The sounds of a string quartet mingled with indistinct snippets of conversation as Lieutenant Commander Najan Osho navigated through the captain’s passed hors d’oeuvres reception, a glass of champagne in one hand and a very passable hasperat puff in the other. All of the ship’s senior staff were present, along with most of the department heads and a few sundry others who’d made the invite list for whatever reason. Everyone was dressed in their Starfleet best, breaking out the stiff-collared white mess dress uniforms for the occasion.
The stated purpose of the event was to welcome new senior officers aboard the Arcturus. Still, she could tell from the way her new comrades were fully indulging in the cornucopia of food and beverages around them, laughing and swapping stories in the process, that there was far more catharsis present than you’d expect at a welcome reception. The crew was tired, and they were ready to let their hair down, white tie dress uniforms or not.
After finishing the second of two bites to consume the tiny morsel of Bajoran comfort food, Najan decided to hone in on one of the few wallflowers, the ship’s head physician.
“Dr. Anjar?” she asked, approaching him as he seemed to be studying some sort of antique nautical instrument in one of the display cases. “Examining our auxiliary navigational equipment?”
“It’s a sextant from a naval ship that bore the same name as this one, apparently,” Anjar replied, looking up with an arched eyebrow. “Humans almost have the Bajorans beat for sentimentality, Mister Najan. We’ve got the wheel from another one over there, too. Imagine holding onto this junk for almost four centuries, just to shove it in a display case.”
Najan chuckled. “You know who I am, sir? I’m flattered. Najan Osho, Starfleet Intelligence,” she said, offering her hand.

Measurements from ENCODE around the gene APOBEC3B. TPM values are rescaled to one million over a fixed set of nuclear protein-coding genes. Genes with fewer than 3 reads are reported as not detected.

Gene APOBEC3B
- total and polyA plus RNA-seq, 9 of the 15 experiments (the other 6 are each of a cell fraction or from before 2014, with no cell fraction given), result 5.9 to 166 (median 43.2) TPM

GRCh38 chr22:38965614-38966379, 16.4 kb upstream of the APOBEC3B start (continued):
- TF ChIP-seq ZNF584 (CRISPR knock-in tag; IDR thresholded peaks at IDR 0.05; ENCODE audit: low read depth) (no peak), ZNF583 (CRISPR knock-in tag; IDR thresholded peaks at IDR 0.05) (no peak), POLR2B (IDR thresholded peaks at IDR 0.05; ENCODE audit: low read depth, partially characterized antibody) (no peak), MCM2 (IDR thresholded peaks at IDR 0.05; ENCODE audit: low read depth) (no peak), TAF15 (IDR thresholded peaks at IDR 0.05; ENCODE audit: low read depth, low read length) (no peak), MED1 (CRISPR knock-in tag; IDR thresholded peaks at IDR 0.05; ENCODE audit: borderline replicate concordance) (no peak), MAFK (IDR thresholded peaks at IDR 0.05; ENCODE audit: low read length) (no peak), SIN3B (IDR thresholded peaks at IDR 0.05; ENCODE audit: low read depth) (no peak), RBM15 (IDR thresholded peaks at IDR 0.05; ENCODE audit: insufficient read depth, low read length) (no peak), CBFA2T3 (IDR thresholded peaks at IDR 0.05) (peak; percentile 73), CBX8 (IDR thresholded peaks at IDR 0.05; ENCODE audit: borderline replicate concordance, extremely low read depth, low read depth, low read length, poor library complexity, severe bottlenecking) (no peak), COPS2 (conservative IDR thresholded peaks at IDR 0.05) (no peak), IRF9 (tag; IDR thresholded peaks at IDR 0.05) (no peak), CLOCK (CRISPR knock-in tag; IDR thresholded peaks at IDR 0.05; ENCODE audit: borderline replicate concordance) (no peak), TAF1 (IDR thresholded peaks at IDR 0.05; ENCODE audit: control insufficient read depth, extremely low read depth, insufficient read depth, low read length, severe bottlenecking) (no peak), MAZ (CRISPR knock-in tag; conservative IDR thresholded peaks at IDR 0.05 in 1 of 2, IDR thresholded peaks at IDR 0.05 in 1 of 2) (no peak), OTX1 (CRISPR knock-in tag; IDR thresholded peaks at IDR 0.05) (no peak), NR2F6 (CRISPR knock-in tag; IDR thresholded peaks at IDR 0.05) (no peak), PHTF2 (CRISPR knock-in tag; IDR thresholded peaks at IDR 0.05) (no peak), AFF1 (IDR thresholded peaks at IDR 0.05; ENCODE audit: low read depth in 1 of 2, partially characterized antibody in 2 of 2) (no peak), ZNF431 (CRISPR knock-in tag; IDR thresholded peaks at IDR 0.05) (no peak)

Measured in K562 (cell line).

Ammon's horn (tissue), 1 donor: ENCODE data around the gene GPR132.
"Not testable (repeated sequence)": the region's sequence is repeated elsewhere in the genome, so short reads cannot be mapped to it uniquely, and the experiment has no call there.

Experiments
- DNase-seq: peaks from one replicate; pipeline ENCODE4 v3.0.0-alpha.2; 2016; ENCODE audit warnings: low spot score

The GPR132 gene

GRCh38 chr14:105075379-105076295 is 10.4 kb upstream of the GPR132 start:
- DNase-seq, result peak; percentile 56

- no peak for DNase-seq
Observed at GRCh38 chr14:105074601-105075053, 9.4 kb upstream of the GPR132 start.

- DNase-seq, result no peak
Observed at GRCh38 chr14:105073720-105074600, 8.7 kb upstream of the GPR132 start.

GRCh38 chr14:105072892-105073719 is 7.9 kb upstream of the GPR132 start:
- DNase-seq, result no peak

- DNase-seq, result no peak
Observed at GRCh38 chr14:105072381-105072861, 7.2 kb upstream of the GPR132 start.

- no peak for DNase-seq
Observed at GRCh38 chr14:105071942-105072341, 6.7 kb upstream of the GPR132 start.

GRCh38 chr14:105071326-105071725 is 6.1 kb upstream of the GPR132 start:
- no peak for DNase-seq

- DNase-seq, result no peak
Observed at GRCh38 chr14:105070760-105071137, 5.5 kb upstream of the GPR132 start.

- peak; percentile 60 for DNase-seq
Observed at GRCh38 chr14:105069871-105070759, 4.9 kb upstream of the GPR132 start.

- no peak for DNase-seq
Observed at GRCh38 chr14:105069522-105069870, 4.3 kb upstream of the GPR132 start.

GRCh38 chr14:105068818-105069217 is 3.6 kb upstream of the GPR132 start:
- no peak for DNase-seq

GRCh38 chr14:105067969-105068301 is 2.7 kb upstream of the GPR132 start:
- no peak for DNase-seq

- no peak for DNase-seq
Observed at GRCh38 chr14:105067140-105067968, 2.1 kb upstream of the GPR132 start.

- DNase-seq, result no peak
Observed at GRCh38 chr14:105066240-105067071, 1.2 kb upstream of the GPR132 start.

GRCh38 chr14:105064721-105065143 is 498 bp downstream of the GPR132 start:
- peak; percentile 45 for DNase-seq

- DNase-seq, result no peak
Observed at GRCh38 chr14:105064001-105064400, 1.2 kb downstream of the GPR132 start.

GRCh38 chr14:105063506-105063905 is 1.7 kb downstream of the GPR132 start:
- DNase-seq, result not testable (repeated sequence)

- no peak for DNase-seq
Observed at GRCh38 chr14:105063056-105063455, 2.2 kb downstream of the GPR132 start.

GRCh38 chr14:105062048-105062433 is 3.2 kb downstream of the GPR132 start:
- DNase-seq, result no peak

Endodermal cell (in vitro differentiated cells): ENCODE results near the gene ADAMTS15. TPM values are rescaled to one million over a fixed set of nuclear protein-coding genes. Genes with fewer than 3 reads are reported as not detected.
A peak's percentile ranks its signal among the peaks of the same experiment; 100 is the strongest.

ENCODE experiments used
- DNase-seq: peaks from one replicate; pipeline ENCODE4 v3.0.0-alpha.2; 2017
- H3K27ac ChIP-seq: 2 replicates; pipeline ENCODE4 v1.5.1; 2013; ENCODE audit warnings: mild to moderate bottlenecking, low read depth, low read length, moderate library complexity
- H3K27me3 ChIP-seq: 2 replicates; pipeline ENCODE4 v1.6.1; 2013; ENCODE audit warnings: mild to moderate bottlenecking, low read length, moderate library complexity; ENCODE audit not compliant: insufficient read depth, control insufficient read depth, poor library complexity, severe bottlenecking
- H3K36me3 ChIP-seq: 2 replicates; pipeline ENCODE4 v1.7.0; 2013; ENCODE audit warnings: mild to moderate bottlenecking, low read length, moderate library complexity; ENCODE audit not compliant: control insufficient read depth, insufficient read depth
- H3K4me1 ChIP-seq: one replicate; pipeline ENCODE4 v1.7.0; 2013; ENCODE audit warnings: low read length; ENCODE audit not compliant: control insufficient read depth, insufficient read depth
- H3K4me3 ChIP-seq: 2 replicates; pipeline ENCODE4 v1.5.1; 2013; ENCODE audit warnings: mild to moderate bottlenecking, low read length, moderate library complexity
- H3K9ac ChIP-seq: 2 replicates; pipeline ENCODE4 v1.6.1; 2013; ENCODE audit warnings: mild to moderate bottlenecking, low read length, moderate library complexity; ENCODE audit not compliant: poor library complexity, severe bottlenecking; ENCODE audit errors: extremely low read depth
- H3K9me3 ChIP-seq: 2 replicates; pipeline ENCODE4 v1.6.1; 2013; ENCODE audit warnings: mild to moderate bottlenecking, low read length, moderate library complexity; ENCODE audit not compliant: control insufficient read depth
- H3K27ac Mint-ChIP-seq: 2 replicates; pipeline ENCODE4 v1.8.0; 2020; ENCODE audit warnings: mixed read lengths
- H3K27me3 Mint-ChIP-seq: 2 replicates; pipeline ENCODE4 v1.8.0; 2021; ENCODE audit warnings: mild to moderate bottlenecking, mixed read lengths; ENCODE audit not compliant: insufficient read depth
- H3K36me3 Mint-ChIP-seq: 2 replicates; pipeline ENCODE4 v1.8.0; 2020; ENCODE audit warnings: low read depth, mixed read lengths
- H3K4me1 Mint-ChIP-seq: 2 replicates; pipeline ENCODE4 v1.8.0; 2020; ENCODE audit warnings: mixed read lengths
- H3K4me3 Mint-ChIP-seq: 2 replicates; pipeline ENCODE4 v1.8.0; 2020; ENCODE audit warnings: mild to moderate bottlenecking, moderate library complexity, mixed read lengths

Anjar accepted the handshake with a perfunctory squeeze, not seeming annoyed by her per se, but rather with the social nicety in general. He clearly would rather have been somewhere else. Evidently, even being a captain himself wasn’t sufficient to find an excuse to skip the evening’s social festivities.
“There aren’t that many Bajorans on this ship in the first place, and you’re the only one in the latest rotation,” Anjar replied, studying here. “Given that you called me by the correct name, I’m sure that you already know who I am as well. You intelligence officers really make introductions much more efficient.”
Anjar wasn’t exactly famous, but the Bajorans hadn’t been in the Federation that long, either, so there was still a pretty finite number of command-level officers of their race in Starfleet. Beyond that, though, he was well known to be the son of Anjar Morin, an influential vedek. He’d left all Bajoran customs behind, including the order of his names to become Alenis Anjar on joining Starfleet. The why of all of that was not in his personnel file, though.
“I think medical officers and intelligence officers both put their shipmates at a certain disadvantage, sir,” Najan noted. “I’ve read some of Vedek Anjar’s writings, though, beyond just familiarity with your file.”
The doctor stiffened noticeably. “I wasn’t aware that he’d ever written anything that would be of interest to Starfleet Intelligence,” he noted, his eyes narrowing.
“I don’t believe he has, but I was interested purely for self-edification,” she replied, reaching involuntarily to the bare ear. She had stopped wearing her earring when she was embedded on alien worlds for intelligence gathering, and she’d found that hiding her religious affiliation made it harder for people to make assumptions about her. Anjar himself wasn’t wearing the traditional earring, either.“Are you religious?”
“Absolutely not,” Anjar replied without hesitation. “Growing up with a vedek in the house does that to you, though,” he quipped.
“I find great comfort in the ritual of religion, myself, sir,” Najan replied.
“Maybe it’s because I’ve spent so much time with humans, but I don’t even really think of myself as culturally Bajoran anymore, Commander,” Anjar noted, crossing his arms. His expression flickered slightly. “Which isn’t to say that there’s anything wrong with being culturally Bajoran or religious; it’s just not for me.”
Osho chuckled. “I spent three years on Vashti with a surgically-altered nose and ears to blend in with the Romulans there, so I empathize with the idea of cultural disconnection,” she offered.